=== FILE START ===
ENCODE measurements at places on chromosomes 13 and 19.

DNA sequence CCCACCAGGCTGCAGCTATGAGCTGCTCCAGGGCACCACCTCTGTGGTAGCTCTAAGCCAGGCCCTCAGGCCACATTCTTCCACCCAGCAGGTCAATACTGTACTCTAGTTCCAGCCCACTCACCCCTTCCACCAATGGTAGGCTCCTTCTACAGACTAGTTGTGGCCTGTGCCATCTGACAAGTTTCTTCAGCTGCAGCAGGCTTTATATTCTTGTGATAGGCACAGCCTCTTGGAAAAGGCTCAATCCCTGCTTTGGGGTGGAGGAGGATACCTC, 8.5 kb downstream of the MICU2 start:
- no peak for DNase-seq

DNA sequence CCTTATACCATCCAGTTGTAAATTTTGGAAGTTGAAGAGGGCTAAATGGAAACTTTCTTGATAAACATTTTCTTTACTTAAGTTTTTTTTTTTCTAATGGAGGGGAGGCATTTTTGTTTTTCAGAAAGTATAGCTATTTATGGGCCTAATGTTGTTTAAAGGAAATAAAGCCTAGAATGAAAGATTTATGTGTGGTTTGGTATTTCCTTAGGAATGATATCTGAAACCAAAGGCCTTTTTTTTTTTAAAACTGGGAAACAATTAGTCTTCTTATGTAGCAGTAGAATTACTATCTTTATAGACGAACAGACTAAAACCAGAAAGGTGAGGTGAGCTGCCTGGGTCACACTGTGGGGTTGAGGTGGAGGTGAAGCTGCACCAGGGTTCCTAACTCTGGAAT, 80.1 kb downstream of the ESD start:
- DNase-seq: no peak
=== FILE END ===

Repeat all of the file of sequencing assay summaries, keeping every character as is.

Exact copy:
ENCODE measurements at places on chromosomes 13 and 19.

DNA sequence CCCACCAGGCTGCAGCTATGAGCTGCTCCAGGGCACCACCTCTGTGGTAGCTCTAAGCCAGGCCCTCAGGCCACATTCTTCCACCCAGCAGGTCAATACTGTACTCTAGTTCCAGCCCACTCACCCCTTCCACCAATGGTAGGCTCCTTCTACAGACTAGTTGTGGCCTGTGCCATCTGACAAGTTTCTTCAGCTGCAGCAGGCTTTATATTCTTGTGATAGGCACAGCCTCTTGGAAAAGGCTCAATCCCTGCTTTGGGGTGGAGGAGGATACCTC, 8.5 kb downstream of the MICU2 start:
- no peak for DNase-seq

DNA sequence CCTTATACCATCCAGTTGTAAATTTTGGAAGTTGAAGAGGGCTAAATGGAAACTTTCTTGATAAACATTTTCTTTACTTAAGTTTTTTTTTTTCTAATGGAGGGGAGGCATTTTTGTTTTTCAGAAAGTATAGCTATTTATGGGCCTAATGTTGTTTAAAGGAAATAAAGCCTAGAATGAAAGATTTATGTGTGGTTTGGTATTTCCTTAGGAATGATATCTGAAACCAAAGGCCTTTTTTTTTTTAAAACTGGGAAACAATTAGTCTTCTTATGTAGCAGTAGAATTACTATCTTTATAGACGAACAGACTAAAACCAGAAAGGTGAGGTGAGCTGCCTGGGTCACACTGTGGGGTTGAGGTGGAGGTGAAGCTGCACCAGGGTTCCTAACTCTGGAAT, 80.1 kb downstream of the ESD start:
- DNase-seq: no peak